We captured many cool gadgets and technologies in action at CES 2012, but check out our favorites, from an envy-inspiring Porsche to a spinning phone charger.
My favorite thing from CES was…well, really everything. Along with standouts like stunning OLED TVs from the likes of Samsung and LG, our CES team saw an abundance of new phones and tablets. We found a wealth of practical gadgets and fascinating technology at CES, some of it hiding in the crevices along the backsides of forgotten hotel ballrooms.
Technology is now forcing its way into every aspect of our lives. Patients are getting wiser about their ailments, and also about their wellness, thanks to a slew of online and mobile app references. But the sudden emergence of gadgets that can attach to the phone and monitor heart rates and blood-oxygen levels, sleep, and exercise is, if you'll forgive the expression, heart-stopping.
Those people who feel as if technology has become too invasive--for example, in the case of distracted driving—should consider the developments from companies like RIM's QNX and Ford, both of which want drivers keeping their hands on steering wheels and their eyes on the road. Ford has even created ways to alert distracted drivers. Future cars will come with the ability to monitor a driver's attention and wellness to enhance driving safety.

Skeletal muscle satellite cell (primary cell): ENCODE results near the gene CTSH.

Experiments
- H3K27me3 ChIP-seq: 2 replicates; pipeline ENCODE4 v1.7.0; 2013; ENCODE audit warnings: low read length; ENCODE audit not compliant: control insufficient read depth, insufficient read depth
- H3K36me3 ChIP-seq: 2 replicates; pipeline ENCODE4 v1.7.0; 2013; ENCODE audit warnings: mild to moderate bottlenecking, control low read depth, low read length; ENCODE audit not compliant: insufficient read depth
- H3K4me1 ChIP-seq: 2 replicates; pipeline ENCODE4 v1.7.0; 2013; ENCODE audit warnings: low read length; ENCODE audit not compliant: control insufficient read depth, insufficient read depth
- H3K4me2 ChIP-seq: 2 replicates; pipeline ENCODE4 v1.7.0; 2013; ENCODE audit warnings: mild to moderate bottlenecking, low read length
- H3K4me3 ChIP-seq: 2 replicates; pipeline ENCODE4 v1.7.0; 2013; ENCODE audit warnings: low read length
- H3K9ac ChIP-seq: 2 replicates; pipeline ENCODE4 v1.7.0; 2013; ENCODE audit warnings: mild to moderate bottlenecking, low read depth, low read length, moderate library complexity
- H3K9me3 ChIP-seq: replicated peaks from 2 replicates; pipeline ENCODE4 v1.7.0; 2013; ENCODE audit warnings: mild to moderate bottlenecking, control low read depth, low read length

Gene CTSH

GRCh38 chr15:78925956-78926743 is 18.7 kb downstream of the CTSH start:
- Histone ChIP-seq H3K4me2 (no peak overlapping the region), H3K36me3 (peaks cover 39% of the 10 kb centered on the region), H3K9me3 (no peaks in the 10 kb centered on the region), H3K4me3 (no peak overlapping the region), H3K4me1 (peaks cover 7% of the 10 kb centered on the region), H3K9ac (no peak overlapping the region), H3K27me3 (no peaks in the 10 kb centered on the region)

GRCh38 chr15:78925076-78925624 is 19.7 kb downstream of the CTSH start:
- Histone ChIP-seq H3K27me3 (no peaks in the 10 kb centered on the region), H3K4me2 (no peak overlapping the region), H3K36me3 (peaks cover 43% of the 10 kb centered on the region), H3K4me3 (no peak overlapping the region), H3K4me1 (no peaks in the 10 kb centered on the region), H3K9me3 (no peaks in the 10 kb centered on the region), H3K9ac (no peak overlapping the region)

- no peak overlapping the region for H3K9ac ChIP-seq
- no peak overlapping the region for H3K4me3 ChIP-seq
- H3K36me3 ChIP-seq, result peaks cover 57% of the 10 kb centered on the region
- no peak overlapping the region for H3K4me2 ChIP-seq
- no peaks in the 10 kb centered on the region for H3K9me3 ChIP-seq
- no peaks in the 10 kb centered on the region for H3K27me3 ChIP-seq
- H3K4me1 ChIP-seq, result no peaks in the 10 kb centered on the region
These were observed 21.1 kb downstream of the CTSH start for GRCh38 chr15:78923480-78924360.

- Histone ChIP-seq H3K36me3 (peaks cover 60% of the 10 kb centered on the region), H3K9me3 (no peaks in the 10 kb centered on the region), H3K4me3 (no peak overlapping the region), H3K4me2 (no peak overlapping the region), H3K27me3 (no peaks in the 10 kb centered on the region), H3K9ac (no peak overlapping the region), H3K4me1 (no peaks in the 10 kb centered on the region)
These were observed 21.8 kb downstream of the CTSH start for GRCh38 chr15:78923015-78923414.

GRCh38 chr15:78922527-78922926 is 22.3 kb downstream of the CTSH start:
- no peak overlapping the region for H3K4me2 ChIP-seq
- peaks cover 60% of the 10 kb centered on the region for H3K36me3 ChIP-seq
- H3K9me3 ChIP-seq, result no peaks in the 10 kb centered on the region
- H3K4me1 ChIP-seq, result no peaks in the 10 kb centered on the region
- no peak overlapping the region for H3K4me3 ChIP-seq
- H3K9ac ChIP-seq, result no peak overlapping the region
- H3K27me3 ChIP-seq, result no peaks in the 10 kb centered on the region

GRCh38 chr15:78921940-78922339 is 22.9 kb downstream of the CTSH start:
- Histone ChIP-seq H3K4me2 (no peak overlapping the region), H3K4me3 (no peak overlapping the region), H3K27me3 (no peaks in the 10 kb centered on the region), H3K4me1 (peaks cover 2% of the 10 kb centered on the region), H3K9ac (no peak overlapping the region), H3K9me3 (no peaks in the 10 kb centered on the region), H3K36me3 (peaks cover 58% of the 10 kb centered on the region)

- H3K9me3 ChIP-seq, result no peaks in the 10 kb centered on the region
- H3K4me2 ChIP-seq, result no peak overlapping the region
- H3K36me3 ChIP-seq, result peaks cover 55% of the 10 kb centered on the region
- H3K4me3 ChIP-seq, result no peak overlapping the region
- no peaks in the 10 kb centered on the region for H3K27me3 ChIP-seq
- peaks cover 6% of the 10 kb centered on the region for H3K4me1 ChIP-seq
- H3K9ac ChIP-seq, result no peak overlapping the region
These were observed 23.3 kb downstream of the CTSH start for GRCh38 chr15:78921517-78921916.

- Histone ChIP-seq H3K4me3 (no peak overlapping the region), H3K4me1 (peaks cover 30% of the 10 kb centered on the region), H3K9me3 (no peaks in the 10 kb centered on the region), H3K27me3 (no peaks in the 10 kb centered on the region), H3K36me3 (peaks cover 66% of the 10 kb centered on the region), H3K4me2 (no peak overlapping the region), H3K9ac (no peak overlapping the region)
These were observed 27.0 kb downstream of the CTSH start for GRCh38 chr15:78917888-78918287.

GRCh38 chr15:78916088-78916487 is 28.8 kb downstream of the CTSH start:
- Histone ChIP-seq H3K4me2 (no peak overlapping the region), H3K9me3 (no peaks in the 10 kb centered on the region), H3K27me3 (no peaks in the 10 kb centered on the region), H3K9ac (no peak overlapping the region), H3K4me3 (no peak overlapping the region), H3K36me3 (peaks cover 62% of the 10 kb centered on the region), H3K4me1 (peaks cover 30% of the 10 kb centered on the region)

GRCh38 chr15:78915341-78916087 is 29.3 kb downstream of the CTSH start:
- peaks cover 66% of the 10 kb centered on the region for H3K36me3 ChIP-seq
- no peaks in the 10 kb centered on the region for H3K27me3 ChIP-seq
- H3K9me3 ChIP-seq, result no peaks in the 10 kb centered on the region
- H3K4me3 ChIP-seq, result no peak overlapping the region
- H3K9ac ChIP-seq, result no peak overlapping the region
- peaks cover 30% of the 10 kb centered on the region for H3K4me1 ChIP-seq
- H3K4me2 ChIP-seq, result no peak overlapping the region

But the real "aha" moments at CES came from a few unexpected places. Aurasma's augmented reality browser was incredible fun, but the practical applications for it seem endless. DarbeeVision's HD video enhancement box impressed. nVolutions stood out as one of the most promising device recharging solutions (and there were many). We also found out that Apple's signal bars on the iPhone were questionable.
There's video of all of this, and more, for you to explore. Just visit our CES Special Report page for all of the coverage. But for now, check out our favorite tech demonstrations from CES 2012.
1. Voxlinc AfterShokz Bone-Conduction Headphones
It was difficult to walk the CES show floor without tripping on a pair of headphones. We even saw a company (Sonomax) with DIY custom-fit earbuds (called Eers.) But AfterShokz uses bone-conduction. The headphones sit in front of a listener's ears. The advantages: first, no more blasting your ears with sound; second, you can hear what's going on around you. And I tried them out--the sound quality is pretty darn good, especially for $59.99!
InformationWeek Tech Digest, Nov. 10, 2014Just 30% of respondents to our new survey say their companies are very or extremely effective at identifying critical data and analyzing it to make decisions, down from 42% in 2013. What gives?